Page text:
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Black pastor and Princeton cop seek healing
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Black pastor and Princeton cop seek healing

Rabbi: Program allowed all to ‘spend an hour in another person’s shoes’

At a July 27 gathering in Princeton, police officer Bill Kieffer, left, said training of officers about racial profiling and cultural diversity is critical; Tone Bellamy told the gathering, “It is not normal for a black man and a white cop to feel c
At a July 27 gathering in Princeton, police officer Bill Kieffer, left, said training of officers about racial profiling and cultural diversity is critical; Tone Bellamy told the gathering, “It is not normal for a black man and a white cop to feel c

Following the July 7 shooting of five police offers in Dallas, Pastor Matt Ristuccia of Stone Hill Church in Princeton held a program seeking to increase understanding in the community. Rabbi Adam Feldman of The Jewish Center in Princeton was there and became determined to make the program available to the wider community. 

“I felt I wanted to do something, and I can only deal with Princeton,” Feldman told NJJN in advance of the program. “I don’t know what it means to be an African-American male or a police officer today. I want to listen to them talk about it: the challenges — and I hope they share the good things, too — and the stereotypes and what people assume about them.”

So on July 27 at John Witherspoon Middle School in Princeton, close to 200 people listened as African-American Tone Bellamy, elder and facilities associate at Stone Hill Church, and Bill Kieffer, a six-year veteran of the Princeton police force and the third generation of his family in law enforcement, shared their feelings about the current tension resulting from the too-frequent incidents of violence involving African-Americans and police officers. Ristuccia introduced them to the gathering.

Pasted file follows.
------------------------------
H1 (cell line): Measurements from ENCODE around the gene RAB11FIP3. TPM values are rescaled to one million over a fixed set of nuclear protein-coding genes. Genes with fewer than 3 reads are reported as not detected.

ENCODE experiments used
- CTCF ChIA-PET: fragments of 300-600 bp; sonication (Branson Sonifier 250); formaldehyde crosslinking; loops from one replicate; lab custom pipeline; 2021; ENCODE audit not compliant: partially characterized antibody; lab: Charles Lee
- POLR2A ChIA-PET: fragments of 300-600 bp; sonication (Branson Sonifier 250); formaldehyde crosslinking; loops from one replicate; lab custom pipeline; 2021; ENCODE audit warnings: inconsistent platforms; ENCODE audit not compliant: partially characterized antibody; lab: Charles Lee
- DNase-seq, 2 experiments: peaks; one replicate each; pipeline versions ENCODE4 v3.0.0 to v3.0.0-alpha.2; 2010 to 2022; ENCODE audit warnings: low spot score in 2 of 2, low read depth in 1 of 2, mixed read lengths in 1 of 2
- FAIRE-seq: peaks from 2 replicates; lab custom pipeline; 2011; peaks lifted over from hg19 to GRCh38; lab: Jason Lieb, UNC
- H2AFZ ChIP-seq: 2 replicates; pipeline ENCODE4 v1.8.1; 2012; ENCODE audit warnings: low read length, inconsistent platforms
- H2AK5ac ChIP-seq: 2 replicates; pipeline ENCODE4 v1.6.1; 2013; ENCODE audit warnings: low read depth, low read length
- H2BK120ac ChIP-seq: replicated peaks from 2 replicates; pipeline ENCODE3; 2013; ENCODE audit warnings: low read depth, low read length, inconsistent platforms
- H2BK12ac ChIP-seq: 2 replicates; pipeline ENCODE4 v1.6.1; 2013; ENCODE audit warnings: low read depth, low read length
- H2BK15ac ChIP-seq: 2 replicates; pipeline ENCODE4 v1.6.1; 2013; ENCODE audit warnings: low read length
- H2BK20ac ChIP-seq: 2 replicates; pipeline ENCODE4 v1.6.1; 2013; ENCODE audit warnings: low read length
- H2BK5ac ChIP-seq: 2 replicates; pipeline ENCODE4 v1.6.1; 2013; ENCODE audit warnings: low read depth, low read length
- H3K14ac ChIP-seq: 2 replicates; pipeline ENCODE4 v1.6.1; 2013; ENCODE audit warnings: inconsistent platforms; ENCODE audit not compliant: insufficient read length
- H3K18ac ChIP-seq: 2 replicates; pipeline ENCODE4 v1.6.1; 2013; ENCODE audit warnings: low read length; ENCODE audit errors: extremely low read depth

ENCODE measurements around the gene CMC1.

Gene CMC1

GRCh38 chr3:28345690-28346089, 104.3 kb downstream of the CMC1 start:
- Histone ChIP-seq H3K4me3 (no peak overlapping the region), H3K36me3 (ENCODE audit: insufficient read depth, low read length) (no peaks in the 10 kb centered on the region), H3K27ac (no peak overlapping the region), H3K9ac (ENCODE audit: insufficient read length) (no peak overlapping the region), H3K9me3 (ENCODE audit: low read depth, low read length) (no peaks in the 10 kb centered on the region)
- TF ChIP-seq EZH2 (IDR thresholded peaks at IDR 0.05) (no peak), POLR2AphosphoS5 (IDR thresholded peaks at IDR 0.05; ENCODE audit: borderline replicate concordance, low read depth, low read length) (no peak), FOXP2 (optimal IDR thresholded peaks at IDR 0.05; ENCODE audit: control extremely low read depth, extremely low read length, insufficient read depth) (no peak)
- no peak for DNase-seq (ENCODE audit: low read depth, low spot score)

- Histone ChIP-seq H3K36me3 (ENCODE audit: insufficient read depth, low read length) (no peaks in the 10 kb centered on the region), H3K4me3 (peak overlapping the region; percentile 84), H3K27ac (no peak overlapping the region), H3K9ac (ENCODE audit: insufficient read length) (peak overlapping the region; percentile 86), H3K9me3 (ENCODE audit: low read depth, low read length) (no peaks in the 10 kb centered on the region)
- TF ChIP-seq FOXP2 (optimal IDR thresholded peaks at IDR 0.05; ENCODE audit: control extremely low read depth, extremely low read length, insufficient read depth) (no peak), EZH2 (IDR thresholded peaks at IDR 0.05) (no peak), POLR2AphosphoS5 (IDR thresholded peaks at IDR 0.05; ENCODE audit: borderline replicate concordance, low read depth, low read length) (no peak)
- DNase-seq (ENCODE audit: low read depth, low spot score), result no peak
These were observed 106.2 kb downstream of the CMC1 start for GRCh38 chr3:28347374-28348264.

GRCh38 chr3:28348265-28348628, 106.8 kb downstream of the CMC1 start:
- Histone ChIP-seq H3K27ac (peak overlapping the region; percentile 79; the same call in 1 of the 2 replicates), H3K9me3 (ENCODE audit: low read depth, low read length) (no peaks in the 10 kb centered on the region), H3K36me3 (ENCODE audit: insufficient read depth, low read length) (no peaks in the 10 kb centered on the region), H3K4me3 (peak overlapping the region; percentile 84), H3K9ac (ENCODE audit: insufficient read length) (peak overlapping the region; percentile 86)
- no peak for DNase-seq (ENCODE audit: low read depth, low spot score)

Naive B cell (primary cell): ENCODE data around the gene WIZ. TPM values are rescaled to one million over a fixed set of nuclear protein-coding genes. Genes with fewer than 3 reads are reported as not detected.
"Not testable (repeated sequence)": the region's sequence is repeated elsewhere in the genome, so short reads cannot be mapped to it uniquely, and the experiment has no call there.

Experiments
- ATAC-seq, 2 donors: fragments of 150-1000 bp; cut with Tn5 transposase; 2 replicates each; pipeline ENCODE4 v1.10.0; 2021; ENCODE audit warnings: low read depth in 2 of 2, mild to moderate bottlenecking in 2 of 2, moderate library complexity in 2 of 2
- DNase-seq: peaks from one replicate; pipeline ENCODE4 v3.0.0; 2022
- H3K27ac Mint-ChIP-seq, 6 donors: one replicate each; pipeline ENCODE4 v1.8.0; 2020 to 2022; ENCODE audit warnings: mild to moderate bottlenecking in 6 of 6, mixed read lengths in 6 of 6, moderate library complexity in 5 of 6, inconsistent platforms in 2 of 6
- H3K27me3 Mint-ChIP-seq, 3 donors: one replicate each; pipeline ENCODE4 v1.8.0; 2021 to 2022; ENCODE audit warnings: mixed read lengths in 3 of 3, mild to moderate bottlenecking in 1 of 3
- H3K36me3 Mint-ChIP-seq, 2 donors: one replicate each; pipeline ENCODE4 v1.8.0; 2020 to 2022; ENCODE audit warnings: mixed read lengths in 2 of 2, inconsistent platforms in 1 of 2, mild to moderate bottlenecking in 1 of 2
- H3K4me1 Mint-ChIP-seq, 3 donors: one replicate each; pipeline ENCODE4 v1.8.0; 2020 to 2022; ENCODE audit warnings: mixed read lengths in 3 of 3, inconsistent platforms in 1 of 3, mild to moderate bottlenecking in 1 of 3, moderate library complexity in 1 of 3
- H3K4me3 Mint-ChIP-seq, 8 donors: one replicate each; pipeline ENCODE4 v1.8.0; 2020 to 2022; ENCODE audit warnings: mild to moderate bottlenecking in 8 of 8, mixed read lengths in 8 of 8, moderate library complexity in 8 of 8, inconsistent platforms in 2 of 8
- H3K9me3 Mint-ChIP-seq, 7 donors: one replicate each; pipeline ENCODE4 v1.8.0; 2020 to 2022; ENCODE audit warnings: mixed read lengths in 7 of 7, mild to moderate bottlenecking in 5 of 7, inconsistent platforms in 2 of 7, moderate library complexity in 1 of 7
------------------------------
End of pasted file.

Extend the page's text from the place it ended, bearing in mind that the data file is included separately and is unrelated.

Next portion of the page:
Experiencing some apprehension about the meeting, the two had decided to talk beforehand, they said. In that conversation, they learned, first of all, that they had both grown up in Trenton, within a 10-minute drive of each other. Kieffer told the July 27 gathering that “we shared thoughts, had a lot of laughs, and it really opened my eyes to his position.” Bellamy, on his part, said it was Kieffer’s willingness to talk personally about his wife that helped him appreciate the humanity of the person behind the badge. 

Bellamy said, however, that their positive interaction was unusual. “It is not normal for a black man and a white cop to feel comfortable together in our country,” he said.

Noting that one of the earliest police forces in America was established to “patrol and control African-American slaves,” Bellamy maintained that knowing the history of the relationship between police and African-Americans is a prerequisite for restoration and healing. “At many points, law enforcement enforced the status quo, which was often unfair to many groups,” he said.

Bellamy has his own reality with the police. His wife calls him to make sure he is okay if he is more than 20 minutes late, he said, because he has been pulled over four times in a two-week period, twice by the same officer, who told him that the pullover was the result of a “random inquiry.”